US Secretary of State Condoleezza Rice has warned that Iran poses the biggest threat to US Middle East interests, as she begins a major regional tour. Ms Rice and US Defence Secretary Robert Gates are meeting Egyptian President Hosni Mubarak and Arab ministers at the Red Sea resort of Sharm el-Sheikh.
The tour is aimed at uniting US allies against Iran, Syria and Hezbollah.
It is also trying to win support for a Mid-East peace conference planned for later this year, correspondents say.
Ms Rice held talks with Arab League Secretary General Amr Moussa, and Rice their said discussions included the situations in Iraq and Lebanon, and the prospects for a two-state solution for Israel and the Palestinians.
Ms Rice said the US was making sure its allies in the region were well protected after Iran accused the US of trying to spread fear and mistrust.
“The United States is determined to assure our allies that we are going to be reliable in helping them to meet their security needs. We have a lot of interests in common in this region: in the fight against terrorism and extremism; in protecting the gains of peace processes of the past and in extending those gains to peace processes of the future,” she said.
Earlier, Iranian foreign ministry spokesman Mohammad Ali Hosseini accused the US of tarnishing good relations between countries in the region.
Iran’s nuclear programme and influence among Shia Muslim militant groups have long been sources of US concern.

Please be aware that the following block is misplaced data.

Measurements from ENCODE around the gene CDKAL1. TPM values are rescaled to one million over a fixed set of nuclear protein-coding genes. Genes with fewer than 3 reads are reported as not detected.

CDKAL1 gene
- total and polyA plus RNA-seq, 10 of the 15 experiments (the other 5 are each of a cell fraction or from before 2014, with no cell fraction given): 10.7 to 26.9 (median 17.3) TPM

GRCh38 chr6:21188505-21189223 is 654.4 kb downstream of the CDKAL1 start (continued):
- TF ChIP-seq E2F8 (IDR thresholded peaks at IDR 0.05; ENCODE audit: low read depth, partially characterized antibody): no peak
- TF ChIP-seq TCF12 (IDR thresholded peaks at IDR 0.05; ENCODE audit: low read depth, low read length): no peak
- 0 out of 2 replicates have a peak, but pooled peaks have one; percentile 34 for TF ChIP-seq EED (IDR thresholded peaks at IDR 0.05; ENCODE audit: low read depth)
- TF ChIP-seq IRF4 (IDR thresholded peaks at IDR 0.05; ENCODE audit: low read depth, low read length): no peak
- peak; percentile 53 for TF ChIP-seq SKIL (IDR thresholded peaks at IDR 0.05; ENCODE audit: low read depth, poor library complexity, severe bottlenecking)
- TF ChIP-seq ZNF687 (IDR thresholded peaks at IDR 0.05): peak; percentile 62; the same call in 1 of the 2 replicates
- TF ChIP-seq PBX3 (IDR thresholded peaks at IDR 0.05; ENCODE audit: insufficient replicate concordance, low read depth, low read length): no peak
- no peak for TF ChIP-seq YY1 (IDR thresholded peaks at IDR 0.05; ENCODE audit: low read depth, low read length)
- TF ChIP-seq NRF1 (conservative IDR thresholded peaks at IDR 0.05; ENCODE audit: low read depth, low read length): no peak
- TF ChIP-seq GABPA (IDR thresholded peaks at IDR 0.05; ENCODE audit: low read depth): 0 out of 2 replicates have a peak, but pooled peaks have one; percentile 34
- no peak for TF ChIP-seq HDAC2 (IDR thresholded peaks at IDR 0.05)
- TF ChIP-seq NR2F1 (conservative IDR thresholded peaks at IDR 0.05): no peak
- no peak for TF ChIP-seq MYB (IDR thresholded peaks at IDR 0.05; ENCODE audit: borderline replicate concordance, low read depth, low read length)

During a stopover in Shannon, Ireland, Ms Rice told reporters: “There isn’t a doubt, I think, that Iran constitutes the single most important, single-country challenge to… US interests in the Middle East and to the kind of Middle East that we want to see.”
The trip is the two officials’ first joint tour of the region.
They will visit Egypt and Saudi Arabia together, and other countries separately.
Mr Gates told reporters travelling with him that US officials wanted “to reassure all of the countries that the policies that (US President George W Bush) pursues in Iraq have had and will continue to have regional stability and security as a very high priority”.
The meetings come after Washington confirmed plans for a massive arms deal for the region.
The main beneficiaries of the deals are Israel, Egypt and Saudi Arabia.
The $30bn aid to Israel over 10 years represents a 25% increase from present levels.
The Jewish state said the package would allow it to maintain its military “qualitative edge” in the region.
The sale of satellite-guided bombs to Saudi Arabia, the first such sale to any Arab country, is thought to be part of the proposed $20bn arms deal with the kingdom and other Gulf states – the United Arab Emirates (UAE), Kuwait, Qatar, Bahrain and Oman.
During their lobbying tour of the region, Ms Rice and Mr Gates are expected to ask Saudi King Abdullah to do more to support the Iraqi government of Iraqi Prime Minister Nouri Maliki.
The US ambassador to the United Nations, Zalmay Khalilzad, has gone as far as accusing Saudi Arabia of undermining efforts to stabilise Iraq.
The weapons deals need to be approved by Congress, and appear set to encounter opposition.
Two Democratic congressmen, Anthony Weiner and Jerrold Nadler of New York, said at the weekend they would introduce legislation to block military aid to Saudi Arabia.